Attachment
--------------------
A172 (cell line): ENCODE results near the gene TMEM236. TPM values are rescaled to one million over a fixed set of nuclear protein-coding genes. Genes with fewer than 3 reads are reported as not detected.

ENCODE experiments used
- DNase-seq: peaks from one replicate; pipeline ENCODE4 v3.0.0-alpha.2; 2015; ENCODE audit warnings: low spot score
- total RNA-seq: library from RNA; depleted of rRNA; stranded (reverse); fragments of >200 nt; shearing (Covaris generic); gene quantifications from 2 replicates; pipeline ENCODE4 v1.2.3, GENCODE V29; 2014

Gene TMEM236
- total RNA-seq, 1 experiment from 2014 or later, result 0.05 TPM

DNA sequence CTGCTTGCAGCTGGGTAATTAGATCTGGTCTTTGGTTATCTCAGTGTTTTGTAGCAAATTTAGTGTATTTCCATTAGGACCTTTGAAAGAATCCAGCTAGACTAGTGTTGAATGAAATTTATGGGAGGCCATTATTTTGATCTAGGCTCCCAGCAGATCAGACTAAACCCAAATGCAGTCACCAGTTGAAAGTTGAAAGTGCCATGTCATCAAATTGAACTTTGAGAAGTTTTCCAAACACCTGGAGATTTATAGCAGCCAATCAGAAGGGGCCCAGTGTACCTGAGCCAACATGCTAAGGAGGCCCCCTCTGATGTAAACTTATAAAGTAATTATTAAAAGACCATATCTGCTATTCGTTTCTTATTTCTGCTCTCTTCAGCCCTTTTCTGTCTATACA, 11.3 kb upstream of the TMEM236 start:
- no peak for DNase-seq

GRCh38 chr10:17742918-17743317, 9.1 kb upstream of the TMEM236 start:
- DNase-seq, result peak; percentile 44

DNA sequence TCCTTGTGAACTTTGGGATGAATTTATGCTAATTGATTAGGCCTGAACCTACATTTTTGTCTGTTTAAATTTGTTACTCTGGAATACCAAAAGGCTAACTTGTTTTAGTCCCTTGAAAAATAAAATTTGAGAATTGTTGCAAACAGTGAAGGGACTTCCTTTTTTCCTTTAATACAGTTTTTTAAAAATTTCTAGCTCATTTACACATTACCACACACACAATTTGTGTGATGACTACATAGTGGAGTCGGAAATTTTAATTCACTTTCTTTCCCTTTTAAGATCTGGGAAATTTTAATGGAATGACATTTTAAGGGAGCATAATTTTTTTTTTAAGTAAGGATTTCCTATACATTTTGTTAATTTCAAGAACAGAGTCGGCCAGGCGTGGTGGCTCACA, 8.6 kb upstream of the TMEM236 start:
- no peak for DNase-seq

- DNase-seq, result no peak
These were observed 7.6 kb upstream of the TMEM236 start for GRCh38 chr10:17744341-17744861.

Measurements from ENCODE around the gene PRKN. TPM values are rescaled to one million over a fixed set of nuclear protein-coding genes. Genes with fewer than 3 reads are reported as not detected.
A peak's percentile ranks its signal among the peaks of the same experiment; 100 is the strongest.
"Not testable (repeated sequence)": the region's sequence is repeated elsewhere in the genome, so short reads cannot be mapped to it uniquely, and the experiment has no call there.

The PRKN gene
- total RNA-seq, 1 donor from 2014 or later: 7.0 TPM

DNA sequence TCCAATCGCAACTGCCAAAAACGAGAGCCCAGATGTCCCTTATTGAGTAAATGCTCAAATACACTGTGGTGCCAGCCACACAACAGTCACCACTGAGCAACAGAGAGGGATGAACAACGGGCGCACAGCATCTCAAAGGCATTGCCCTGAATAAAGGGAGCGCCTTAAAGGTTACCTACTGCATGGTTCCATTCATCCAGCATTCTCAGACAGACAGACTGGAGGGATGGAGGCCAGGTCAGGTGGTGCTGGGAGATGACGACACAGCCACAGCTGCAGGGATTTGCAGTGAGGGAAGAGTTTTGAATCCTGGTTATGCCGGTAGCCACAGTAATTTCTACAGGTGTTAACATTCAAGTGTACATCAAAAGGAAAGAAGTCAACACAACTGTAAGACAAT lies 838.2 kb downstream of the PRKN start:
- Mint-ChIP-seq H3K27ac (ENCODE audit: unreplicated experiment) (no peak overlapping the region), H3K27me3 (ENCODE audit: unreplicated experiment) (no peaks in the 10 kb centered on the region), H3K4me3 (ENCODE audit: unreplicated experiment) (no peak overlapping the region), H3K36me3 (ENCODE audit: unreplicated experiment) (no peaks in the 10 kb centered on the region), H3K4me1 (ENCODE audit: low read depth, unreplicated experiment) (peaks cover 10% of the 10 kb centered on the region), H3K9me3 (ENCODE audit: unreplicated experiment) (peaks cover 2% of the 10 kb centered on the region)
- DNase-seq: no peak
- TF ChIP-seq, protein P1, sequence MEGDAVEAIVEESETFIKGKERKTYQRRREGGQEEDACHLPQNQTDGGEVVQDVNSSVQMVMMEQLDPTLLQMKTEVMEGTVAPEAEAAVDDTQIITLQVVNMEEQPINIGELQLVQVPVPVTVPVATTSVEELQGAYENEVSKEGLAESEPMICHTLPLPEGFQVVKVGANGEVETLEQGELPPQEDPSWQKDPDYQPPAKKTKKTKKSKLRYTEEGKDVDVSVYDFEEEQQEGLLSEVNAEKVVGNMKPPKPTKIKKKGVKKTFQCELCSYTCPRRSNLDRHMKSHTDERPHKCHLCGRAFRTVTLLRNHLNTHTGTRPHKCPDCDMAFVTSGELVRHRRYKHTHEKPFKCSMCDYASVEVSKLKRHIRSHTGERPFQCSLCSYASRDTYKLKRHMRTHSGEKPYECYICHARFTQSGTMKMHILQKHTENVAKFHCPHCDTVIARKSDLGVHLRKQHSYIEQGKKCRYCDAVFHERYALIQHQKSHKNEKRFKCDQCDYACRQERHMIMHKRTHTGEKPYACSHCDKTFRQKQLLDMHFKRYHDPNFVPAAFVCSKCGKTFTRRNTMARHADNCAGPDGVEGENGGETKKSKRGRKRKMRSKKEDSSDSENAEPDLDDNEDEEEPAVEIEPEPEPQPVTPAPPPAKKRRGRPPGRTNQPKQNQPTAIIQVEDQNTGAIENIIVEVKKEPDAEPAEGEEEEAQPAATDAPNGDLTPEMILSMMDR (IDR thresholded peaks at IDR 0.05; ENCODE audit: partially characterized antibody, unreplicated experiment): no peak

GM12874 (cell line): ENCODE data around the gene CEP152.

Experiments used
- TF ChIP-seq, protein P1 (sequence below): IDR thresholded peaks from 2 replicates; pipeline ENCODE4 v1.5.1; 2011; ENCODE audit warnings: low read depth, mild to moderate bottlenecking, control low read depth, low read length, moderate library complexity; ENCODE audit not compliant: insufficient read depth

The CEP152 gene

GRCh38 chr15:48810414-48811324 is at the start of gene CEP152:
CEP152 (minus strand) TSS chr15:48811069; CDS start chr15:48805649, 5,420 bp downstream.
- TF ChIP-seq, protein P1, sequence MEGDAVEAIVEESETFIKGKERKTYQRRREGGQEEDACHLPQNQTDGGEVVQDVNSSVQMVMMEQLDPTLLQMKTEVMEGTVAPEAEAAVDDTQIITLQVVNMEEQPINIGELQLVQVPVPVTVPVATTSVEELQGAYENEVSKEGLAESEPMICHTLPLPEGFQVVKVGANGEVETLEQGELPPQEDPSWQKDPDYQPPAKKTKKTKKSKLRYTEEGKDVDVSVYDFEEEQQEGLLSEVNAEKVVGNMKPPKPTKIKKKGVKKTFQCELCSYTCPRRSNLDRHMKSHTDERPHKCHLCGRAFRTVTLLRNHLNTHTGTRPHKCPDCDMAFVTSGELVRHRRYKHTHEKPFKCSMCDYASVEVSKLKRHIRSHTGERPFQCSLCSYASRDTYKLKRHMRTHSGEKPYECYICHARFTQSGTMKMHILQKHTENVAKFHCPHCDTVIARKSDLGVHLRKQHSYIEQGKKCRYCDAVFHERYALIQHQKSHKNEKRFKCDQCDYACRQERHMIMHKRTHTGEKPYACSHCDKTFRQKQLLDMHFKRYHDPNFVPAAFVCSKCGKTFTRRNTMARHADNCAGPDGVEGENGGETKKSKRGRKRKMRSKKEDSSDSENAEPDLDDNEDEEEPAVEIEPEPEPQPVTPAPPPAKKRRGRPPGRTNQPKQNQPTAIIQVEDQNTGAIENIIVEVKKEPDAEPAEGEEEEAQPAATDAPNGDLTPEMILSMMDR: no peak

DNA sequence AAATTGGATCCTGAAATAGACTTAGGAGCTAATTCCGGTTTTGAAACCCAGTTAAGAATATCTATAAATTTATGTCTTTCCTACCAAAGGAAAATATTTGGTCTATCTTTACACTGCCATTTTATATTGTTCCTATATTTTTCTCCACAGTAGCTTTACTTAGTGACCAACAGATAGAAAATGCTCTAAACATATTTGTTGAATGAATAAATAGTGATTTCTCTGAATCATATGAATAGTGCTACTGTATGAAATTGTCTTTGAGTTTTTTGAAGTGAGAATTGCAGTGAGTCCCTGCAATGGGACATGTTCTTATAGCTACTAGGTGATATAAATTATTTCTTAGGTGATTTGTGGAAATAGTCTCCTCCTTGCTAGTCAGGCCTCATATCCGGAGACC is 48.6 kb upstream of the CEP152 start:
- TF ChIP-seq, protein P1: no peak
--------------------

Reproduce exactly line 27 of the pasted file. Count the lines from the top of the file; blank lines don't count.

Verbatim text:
The CEP152 gene